Historically, genetic improvement in grapevines has primarily focused on integrating single-gene traits (i.e., controlled by a single gene) into new cultivars. Single-gene traits include, for example, Muscat flavor, berry pigmentation, and Pierce’s disease resistance. However, these traits are only of interest for scion breeding. Scion breeding has become more efficient at selecting breeding materials that carry desirable single-gene traits through marker-assisted selection. Breeding for single-gene traits is easier and faster than breeding for polygenic, quantitative traits. Breeding for quantitative traits, like drought tolerance, is difficult and slow, as it requires a gradual, multi-generational increase of small-effect, beneficial alleles. Moreover, the long seed-to-seed cycle of many Vitis species, which takes at least two years, slows down the accumulation of beneficial alleles. By expanding the number of species used for rootstock breeding and implementing cost-effective, modern breeding pipelines, the rapid development of resilient and highly productive rootstock germplasm becomes possible. While improved vineyard management techniques may mitigate some of the short- to medium-term impacts of climate change and other current challenges to growing grapes, genetic improvement is necessary for long-term solutions. Currently, the Diaz-Garcia lab is working on several projects focused on developing high-throughput methods based on AI-powered computer vision, robotics, proximal sensing, and genomics, to screen drought tolerance and tolerance to salinity and boron in rootstock germplasm.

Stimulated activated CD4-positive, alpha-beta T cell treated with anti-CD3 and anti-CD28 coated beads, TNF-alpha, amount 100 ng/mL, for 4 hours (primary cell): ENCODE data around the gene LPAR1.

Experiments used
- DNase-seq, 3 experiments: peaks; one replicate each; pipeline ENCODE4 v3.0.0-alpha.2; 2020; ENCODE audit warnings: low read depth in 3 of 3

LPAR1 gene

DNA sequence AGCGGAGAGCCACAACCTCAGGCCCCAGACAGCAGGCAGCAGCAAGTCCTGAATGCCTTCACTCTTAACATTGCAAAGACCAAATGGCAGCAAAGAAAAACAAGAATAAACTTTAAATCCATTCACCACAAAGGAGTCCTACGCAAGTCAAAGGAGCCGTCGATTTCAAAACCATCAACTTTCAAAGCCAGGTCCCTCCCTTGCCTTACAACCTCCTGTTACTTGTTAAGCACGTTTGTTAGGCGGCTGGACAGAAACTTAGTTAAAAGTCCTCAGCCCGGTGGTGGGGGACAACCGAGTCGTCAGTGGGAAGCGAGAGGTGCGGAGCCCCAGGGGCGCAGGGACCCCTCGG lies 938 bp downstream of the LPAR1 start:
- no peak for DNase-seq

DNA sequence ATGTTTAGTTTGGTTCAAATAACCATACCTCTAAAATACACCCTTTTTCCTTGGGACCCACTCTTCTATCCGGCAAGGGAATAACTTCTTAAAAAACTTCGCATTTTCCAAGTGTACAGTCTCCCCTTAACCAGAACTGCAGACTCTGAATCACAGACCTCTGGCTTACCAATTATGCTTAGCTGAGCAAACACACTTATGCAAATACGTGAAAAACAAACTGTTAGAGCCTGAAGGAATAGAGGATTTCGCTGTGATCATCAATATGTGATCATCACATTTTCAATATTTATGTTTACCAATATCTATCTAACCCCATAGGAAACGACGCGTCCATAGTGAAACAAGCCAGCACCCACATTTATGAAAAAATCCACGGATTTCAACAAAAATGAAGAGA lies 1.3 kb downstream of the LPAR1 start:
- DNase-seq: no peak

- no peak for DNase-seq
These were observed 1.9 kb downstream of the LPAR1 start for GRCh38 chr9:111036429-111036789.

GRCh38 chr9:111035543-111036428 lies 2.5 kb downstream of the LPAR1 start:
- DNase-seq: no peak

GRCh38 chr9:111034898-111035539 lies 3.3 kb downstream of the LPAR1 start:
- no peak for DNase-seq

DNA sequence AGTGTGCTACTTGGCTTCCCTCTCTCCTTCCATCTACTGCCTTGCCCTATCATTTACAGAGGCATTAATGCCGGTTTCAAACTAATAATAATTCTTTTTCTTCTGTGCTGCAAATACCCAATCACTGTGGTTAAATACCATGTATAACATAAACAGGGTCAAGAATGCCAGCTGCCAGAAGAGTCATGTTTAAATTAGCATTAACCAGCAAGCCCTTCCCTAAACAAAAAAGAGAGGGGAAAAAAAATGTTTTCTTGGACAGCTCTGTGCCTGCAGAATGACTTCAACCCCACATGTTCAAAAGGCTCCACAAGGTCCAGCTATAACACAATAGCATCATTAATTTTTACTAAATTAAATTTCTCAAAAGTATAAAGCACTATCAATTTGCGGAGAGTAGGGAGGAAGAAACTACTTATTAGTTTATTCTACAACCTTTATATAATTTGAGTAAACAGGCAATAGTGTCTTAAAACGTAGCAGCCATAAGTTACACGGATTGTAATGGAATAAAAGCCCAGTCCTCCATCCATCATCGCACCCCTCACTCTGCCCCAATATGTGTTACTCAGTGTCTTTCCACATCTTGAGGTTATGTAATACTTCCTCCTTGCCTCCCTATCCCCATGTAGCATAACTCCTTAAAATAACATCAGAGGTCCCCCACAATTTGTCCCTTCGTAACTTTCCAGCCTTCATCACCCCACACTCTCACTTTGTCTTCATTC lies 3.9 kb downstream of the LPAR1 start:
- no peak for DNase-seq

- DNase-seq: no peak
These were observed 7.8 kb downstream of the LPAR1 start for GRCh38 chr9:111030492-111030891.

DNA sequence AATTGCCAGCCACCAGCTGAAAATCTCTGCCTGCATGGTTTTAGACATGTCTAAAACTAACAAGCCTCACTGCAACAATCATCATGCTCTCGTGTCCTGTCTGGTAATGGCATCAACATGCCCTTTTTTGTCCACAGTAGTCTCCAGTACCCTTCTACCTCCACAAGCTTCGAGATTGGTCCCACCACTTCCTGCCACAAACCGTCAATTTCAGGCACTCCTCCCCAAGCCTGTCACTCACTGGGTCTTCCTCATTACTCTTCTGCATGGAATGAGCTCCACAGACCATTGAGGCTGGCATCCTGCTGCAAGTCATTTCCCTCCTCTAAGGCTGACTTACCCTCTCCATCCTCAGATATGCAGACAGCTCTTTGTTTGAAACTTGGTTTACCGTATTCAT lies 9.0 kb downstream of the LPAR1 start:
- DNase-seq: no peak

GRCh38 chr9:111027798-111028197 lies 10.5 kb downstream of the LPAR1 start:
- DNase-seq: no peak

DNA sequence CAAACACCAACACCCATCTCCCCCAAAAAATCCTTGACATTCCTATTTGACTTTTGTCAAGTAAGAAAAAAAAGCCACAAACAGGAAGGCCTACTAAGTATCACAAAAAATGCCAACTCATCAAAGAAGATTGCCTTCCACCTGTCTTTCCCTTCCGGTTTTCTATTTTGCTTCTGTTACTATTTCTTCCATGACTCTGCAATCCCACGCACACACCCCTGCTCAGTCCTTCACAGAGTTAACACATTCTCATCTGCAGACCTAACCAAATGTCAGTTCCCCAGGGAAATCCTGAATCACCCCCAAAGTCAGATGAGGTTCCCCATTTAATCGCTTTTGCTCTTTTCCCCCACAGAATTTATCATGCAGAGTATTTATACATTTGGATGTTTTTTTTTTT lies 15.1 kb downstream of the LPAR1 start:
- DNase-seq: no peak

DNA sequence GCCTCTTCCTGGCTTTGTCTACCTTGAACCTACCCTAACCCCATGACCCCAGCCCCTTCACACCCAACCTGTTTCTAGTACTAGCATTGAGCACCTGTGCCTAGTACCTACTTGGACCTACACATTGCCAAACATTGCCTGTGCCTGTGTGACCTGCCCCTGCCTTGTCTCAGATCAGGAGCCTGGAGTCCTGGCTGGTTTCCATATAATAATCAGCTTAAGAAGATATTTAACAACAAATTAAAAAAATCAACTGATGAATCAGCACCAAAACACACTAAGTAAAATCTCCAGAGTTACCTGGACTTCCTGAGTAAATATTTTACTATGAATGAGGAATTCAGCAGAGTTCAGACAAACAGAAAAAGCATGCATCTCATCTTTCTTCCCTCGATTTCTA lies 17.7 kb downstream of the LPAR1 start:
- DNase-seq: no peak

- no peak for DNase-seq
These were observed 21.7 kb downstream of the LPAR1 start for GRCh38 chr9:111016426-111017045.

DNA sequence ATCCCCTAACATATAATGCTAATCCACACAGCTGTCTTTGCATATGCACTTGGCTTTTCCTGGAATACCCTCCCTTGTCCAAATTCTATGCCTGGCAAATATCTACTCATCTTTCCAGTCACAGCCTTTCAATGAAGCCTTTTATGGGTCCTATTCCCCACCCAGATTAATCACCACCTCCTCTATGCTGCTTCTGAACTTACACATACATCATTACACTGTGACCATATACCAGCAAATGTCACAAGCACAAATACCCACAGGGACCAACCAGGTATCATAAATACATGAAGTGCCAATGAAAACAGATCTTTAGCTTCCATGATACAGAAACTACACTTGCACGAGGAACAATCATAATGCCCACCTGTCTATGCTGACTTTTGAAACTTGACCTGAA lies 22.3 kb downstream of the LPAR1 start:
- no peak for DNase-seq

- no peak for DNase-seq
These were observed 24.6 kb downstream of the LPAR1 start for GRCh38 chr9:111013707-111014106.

Multidisciplinary research is one of the most important drivers in the Diaz-Garcia lab, as modern breeding programs rely more and more on multi-omics technologies and big data. His lab is currently composed of postdoctoral researchers, scientists, staff, and undergraduate and graduate students with backgrounds in agronomy, plant physiology, physics, and computer science. In addition, Dr. Diaz-Garcia’s lab maintains close collaboration with other faculty members in the Department of Viticulture and Enology, including Dr. Dario Cantù, for the generation of high-quality genomic datasets to enable genomic prediction, and Drs. Megan Bartlett and Andrew McElrone for the development of high throughput phenotyping techniques to screen for drought tolerance in rootstock germplasm. He is currently a Co-PI in the VitisGen3 project, a USDA-NIFA-SCRI project focused on developing powdery mildew-resistant grape cultivars. He serves on the NGRA’s Genetics and Grapevine Improvement Research Theme Committee, working with industry and other researchers to prioritize research directions on these topics. During the Fall, Dr. Diaz-Garcia teaches VEN101A – Viticultural Practices, and starting in the Spring of 2025, he will teach VEN111 – World Viticulture.